Birth:  Jun. 18, 1910 StokeonTrent Staffordshire, England  Death:  Jan. 8, 2002 Exmouth Devon, England  Maurice Stevenson BartlettHe was an English statistician who made particular contributions to the analysis of data with spatial and temporal patterns. He is also known for his work in the theory of statistical inference and in multivariate analysis. Born in Stoke on Trent, Bartlett was raised in a poor family but won a scholarship to Latymer Upper School in Hammersmith, where he was inspired to the study of statistics by a chapter in Hall and Knight's Algebra. In 1929, he won a scholarship to Queens' College, Cambridge where he read mathematics, graduating with the rank of wrangler. He attended lectures on statistics by John Wishart, on relativity by Arthur Eddington and on quantum mechanics by Paul Dirac. In one of his lectures Wishart described his geometric derivation of the Wishart distribution. Overnight Bartlett worked out a proof using characteristic functions. Bartlett was Wishart's first postgraduate student and they wrote two papers together. This was the beginning of Bartlett's involvement with multivariate analysis. During his Queens years, he rowed for the college. In 1933, Bartlett was recruited by Egon Pearson to the new statistics department at University College, London. Pearson was already working with Jerzy Neyman. Also in the college were Ronald A. Fisher and J. B. S. Haldane. Bartlett was stimulated by all of them, most of all by the work of Fisher, criticising some of it (for example, fiducial inference) while developing other parts (for example conditional inference). Relations between the two men fluctuated; sometimes Bartlett was in Fisher's good books, but often not. In 1934, Bartlett became statistician at the ICI agricultural research station at Jealott's Hill. Not only did he deal with practical problems but he worked on statistical theory, as well as on problems in genetics but he became interested in the characterisation of intelligence. He remembered Jealott's Hill as the best working environment of his career. Bartlett left ICI for the University of Cambridge in 1938 but at the outset of World War II was mobilised into the Ministry of Supply, conducting rocket research alongside Frank Anscombe, David Kendall and Pat Moran. After the war Bartlett's renewed Cambridge work focused on timeseries analysis and stochastic process. With Jo Moyal he planned a large book on probability, but the collaboration did not work out and Bartlett went ahead and published his own book on stochastic processes. He made a number of visits to the USA. In 1947 he became professor of mathematical statistics at the University of Manchester where he not only developed his interests in epidemiology but also served as an able and active administrator. In 1960, he took up the chair of statistics at University College, London before serving the last eight years of his academic life as professor of biomathematics at the University of Oxford. He retired in 1975. After his retirement Bartlett remained active in statistics, visiting the Institute of Advanced Studies at the Australian National University several times. He had married Sheila, daughter of C. E. Chapman, in 1957, the couple parenting a daughter. Bartlett died in Exmouth, Devon. Bartlett is known for Bartlett's method for estimating power spectra and Bartlett's test for homoscedasticity.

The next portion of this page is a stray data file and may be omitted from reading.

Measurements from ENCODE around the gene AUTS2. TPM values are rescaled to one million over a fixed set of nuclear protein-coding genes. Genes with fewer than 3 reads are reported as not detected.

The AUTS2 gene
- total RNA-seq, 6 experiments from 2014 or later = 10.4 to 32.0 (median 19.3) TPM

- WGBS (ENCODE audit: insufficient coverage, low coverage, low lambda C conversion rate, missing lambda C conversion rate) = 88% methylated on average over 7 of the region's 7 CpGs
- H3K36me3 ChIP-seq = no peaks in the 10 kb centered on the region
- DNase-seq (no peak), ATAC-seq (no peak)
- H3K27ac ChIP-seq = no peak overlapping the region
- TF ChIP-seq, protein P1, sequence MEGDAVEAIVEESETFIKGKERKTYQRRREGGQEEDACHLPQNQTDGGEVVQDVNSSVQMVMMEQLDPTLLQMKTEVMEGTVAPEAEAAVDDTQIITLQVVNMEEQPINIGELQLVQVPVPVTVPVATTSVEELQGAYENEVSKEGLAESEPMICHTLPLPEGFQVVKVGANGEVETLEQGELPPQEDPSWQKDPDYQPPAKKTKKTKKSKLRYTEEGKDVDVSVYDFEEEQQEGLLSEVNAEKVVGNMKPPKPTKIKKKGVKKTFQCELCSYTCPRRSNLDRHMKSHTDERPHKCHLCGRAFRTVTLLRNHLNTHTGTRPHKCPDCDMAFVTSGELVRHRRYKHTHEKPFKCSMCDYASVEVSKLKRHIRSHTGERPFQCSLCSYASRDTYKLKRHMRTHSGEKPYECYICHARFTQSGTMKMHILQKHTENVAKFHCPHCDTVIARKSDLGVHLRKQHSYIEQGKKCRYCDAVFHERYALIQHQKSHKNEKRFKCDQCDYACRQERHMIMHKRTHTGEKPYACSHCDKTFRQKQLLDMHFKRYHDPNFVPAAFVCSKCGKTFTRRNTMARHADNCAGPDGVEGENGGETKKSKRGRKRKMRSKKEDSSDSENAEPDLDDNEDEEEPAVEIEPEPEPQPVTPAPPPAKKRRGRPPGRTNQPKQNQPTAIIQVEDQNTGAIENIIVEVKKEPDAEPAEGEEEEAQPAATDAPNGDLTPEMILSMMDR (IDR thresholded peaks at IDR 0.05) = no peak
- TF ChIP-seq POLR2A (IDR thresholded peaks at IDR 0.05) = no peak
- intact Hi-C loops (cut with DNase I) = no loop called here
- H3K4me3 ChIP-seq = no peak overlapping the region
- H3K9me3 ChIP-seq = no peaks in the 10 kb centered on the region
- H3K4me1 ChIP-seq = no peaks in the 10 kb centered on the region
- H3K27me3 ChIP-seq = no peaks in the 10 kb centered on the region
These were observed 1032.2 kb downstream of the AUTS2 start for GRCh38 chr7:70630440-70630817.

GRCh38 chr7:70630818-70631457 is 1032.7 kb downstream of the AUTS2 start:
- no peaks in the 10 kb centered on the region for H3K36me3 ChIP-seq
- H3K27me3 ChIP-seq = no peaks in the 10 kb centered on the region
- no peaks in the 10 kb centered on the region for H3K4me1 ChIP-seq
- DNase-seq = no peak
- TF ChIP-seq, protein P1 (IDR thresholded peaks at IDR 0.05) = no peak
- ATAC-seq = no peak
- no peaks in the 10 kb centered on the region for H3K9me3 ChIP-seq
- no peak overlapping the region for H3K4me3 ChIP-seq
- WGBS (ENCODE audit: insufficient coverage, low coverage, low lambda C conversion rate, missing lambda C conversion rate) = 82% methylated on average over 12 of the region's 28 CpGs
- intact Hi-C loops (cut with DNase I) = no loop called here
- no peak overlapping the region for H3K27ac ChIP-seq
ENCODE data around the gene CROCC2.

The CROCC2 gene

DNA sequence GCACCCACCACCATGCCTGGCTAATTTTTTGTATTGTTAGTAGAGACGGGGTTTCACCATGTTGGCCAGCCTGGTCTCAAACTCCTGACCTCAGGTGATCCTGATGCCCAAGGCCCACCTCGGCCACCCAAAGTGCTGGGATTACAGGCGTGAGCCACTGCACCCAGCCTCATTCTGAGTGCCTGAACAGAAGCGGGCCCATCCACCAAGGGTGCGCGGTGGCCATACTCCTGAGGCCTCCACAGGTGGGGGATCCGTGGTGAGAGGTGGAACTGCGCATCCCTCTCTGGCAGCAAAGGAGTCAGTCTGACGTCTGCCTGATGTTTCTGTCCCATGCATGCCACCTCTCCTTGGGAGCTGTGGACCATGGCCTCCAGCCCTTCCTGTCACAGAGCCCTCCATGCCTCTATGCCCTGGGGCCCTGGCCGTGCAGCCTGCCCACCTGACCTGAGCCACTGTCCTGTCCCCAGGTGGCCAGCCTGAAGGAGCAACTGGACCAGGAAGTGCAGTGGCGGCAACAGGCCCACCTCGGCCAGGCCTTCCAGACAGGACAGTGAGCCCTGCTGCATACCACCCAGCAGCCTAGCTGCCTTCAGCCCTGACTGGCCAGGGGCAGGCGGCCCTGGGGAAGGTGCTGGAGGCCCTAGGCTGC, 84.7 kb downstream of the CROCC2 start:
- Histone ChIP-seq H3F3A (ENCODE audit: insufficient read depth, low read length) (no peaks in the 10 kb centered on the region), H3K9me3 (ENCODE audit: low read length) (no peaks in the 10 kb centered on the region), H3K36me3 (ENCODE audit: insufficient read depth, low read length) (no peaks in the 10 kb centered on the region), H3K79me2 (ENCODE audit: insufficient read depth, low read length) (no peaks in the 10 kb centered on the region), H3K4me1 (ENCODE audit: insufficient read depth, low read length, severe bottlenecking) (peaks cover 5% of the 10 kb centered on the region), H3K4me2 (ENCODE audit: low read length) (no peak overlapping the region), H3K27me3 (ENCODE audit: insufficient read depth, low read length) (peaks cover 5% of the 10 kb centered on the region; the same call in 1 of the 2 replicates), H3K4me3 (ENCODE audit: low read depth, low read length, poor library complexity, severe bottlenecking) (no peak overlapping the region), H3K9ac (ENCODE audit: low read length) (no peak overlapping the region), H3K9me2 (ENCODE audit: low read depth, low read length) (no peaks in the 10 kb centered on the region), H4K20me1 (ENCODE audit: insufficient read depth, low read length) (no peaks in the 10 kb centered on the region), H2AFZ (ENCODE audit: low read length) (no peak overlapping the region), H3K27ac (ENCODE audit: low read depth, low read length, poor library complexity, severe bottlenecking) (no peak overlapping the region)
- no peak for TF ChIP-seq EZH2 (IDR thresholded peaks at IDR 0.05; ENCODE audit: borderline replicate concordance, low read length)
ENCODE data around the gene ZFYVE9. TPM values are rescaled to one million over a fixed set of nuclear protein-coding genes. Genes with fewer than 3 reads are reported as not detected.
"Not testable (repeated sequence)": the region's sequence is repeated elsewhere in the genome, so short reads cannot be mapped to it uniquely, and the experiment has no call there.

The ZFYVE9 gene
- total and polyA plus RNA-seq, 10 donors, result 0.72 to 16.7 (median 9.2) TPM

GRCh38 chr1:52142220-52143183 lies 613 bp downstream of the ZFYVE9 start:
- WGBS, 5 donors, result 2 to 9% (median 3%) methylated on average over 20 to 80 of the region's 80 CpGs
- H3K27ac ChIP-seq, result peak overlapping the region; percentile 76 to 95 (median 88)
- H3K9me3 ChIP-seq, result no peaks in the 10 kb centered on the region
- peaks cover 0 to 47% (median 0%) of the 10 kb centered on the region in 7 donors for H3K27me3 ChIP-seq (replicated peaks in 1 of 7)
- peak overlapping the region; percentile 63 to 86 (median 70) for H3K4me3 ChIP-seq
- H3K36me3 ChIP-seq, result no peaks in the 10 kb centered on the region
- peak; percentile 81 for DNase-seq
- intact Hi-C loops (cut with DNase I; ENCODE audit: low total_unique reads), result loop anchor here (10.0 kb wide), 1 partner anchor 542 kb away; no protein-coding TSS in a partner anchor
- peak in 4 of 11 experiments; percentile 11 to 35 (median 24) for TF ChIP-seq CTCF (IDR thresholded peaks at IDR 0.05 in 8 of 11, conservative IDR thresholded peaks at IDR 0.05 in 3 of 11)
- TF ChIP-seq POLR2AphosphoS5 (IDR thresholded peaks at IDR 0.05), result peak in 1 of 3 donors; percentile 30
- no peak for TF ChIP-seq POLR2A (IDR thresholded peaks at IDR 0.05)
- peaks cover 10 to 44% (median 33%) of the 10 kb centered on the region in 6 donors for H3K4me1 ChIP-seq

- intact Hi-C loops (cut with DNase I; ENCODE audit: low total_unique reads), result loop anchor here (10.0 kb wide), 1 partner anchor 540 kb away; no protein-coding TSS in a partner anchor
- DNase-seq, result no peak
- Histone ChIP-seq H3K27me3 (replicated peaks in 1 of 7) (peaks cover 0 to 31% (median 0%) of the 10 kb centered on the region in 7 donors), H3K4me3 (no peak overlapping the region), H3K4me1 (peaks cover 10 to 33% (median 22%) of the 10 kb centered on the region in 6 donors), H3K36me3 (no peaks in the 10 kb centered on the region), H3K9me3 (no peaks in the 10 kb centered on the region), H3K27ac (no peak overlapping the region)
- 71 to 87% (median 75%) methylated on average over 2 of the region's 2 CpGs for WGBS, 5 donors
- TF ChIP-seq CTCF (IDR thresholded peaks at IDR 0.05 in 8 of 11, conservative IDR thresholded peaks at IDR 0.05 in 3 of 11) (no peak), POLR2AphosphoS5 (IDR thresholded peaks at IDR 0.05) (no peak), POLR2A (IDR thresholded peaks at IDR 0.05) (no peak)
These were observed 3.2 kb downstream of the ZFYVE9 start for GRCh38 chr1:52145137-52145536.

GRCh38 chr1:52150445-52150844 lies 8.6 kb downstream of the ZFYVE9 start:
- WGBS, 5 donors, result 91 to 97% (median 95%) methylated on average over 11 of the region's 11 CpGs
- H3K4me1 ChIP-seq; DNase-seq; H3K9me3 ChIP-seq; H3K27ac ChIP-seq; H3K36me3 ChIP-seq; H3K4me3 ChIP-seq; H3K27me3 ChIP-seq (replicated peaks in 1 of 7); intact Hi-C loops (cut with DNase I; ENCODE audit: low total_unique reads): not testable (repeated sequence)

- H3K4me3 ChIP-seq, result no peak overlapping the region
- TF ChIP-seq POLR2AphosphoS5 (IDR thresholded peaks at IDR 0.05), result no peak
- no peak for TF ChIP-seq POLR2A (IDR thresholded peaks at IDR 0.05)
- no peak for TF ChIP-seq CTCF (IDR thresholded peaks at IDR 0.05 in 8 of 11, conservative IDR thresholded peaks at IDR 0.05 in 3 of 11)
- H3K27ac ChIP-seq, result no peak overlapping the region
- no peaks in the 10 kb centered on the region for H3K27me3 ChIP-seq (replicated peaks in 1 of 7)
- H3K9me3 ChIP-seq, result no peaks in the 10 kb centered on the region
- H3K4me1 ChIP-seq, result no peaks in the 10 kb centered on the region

Honours
Rayleigh Prize, (1933); Guy Medals in Silver (1952) and Gold (1969) of the Royal Statistical Society; President of the Manchester Statistical Society, (1959–1960); Fellow of the Royal Society, (1961); President of the Royal Statistical Society (1966) Honorary Member of the International Statistical Institute, (1980); Foreign Associate of the U.S. National Academy of Sciences, (1993); D.Sc.s from the University of Chicago (1966) and the University of Hull (1976).
  Burial: Unknown  Created by: K Record added: Oct 12, 2013
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